OXFORD, Miss. – University of Mississippi engineering alum and former Hungarian refugee John G. Adler keeps giving back to his alma mater.
Chairman of the board of directors of Adaptec Corp., Adler visited the campus recently and announced his latest gift: $150,000 to the university’s Center for Mathematics and Science Education. He previously donated company stock worth some $3 million to the School of Engineering to establish the engineering scholarship endowment fund that bears his name and for other support.
"The university has had a very big impact upon me; wherever the money is to be invested, I’m sure there will be measurable results," said Adler, a member of the Woods Order, a UM engineering alumni fund-raising and leadership group.
CMSE was funded through a $1.2 million gift from the Robert M. Hearin Support Foundation in 2006. Housed in the UM School of Engineering, the center aims to improve math and science education across the state by fostering interaction between UM departments and K-12 public schools.
Faculty in the center mentor students in their technical field by providing education and leadership training on a weekly basis. Qualified high school students with interest in and aptitude for mathematics, the physical sciences or engineering are encouraged to pursue degrees in these fields and simultaneously work toward teacher certification.
"One of our goals is to educate K-12 students about what engineers, mathematicians and scientists do," said John O’Haver, associate professor of chemical engineering and CMSE director. "We need to explain to them the incredible need in our country for students to pursue these fields, and the opportunities and career paths that will be there for them."
O’Haver said Adler’s donation will allow the center to expand its Engineering Ambassadors program, which sends engineering students into K-12 schools.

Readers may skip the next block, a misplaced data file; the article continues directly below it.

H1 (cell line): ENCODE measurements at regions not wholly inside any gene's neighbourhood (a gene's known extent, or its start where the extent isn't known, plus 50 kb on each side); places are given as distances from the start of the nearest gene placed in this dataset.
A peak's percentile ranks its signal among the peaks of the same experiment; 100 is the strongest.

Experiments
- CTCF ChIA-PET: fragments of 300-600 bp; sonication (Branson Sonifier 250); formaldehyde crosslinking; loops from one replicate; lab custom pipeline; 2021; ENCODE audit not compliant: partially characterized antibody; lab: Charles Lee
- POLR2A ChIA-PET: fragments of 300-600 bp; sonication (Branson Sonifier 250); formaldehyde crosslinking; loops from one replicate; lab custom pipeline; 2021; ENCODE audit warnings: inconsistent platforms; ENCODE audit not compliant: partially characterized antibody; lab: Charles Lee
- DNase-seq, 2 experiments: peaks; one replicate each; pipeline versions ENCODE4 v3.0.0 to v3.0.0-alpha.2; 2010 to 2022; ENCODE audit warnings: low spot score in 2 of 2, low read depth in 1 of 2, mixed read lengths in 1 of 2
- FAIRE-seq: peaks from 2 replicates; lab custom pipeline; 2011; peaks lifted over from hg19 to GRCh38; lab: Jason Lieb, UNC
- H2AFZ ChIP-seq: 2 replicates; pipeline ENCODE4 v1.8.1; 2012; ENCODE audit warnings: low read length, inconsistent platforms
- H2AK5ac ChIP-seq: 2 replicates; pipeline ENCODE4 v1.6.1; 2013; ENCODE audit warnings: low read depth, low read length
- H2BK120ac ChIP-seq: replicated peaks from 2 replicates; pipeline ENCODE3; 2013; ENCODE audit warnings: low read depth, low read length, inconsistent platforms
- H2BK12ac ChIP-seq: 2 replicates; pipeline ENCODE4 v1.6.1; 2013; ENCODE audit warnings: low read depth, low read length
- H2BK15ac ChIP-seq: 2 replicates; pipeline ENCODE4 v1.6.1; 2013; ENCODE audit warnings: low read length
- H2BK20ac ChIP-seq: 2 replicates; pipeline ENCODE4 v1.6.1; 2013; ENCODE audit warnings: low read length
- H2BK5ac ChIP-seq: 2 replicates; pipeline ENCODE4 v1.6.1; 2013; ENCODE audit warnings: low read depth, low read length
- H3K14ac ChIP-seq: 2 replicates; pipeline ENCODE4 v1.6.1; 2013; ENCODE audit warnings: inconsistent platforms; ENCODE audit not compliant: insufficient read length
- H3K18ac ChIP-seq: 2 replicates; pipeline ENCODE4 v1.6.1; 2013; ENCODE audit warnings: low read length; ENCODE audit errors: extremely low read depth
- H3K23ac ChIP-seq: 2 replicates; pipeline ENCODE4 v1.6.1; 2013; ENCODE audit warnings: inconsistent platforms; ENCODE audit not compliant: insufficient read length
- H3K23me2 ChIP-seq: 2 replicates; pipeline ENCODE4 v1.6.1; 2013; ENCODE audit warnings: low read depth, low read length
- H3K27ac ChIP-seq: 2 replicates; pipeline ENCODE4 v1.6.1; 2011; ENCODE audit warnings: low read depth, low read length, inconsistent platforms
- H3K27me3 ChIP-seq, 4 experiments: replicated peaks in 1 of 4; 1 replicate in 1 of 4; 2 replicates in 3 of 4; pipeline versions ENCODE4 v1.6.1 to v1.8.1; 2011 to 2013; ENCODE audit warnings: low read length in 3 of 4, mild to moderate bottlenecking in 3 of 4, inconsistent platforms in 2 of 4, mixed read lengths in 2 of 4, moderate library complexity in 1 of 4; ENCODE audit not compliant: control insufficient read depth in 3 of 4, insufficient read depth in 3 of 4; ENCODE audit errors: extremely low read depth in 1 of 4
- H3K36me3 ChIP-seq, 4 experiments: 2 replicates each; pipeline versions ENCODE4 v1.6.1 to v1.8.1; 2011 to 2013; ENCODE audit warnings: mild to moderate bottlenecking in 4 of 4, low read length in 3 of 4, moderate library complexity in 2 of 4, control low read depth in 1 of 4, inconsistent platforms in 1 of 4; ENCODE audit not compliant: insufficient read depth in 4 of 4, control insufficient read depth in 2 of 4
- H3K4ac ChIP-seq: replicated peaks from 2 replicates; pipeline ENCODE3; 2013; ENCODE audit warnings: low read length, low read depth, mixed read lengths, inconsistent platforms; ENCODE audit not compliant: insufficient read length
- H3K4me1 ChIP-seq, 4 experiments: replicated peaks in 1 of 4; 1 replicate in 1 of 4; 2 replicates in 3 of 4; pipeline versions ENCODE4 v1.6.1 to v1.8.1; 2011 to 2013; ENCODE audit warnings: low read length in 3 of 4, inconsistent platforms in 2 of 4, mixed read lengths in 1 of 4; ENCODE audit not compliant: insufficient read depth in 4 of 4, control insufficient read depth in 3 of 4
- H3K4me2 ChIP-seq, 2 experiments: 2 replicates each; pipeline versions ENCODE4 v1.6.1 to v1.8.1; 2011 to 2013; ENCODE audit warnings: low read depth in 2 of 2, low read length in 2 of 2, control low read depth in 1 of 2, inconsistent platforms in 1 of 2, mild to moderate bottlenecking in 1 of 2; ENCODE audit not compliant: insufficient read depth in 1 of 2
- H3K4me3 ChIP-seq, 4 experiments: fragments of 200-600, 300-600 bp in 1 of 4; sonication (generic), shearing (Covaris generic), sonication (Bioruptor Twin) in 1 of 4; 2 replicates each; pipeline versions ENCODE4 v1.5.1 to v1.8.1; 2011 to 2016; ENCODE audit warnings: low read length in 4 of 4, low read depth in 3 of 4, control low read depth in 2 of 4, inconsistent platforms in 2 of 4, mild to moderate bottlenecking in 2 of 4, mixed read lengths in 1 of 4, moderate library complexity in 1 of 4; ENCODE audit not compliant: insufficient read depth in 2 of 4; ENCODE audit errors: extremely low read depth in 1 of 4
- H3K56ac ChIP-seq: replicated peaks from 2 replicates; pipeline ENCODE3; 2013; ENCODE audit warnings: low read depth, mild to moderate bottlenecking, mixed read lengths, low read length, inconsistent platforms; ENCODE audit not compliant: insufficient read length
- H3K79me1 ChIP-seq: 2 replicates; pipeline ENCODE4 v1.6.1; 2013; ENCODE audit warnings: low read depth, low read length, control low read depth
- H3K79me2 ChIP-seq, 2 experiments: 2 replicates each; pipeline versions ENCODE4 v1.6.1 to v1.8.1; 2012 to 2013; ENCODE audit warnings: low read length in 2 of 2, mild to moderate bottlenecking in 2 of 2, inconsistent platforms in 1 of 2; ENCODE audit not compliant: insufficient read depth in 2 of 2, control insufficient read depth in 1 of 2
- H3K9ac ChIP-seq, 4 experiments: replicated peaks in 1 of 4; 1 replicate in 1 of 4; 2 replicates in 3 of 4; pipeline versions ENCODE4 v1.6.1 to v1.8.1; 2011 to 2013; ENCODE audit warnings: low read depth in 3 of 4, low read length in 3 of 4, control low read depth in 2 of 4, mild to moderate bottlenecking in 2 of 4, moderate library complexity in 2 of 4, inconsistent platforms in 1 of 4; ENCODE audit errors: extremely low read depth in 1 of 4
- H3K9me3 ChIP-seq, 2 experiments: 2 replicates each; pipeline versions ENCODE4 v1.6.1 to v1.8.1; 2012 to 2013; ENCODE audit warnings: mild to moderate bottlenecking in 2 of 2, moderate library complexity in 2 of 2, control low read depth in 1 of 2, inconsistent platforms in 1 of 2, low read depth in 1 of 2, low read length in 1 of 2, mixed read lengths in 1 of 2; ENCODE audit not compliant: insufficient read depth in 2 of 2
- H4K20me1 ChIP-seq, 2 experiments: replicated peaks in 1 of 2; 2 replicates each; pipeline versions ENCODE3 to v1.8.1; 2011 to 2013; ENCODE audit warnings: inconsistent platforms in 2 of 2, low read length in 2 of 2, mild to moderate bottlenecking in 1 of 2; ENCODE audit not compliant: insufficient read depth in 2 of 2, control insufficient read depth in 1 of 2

"Our ambassadors travel to schools throughout the state, talking with students and teachers about the various majors and careers in these areas," O’Haver said.
Students who participate in the center’s programs, because of their backgrounds, will be able to help produce new generations of students who are more competent in mathematics and science and who are encouraged to pursue these fields at the university level, O’Haver said.
Penniless and fleeing from Communist tyranny, Adler came from Hungary to the university in 1956. After earning his bachelor’s degree in electrical engineering in 1960, he began working for IBM. In 1979, he became manager of the company’s high-end disk drive controller laboratory.
From 1981 to 1985, Adler held various senior level positions at Amdahl Corp., a key competitor of IBM founded by former IBM employees. He joined Adaptec as president in 1985 and was appointed CEO in 1986. In 1990, he was appointed chairman of the company’s board of directors.
He has served on the advisory council for the College of Engineering at San José State University and was on the advisory board of the Leavey School of Business Administration at Santa Clara University.
For more information on UM’s Center for Mathematics and Science Education, contact John O’Haver at 662-916-5347 or email@example.com.
The gift is part of the university’s MomentUM campaign, a four-year initiative to raise $200 million. The campaign, which ends in December, already has raised more than $180 million for scholarships, graduate fellowships, faculty support, a basketball practice facility, residential colleges and a new law school on the Oxford campus. Also in the plan is a cancer center at the Medical Center.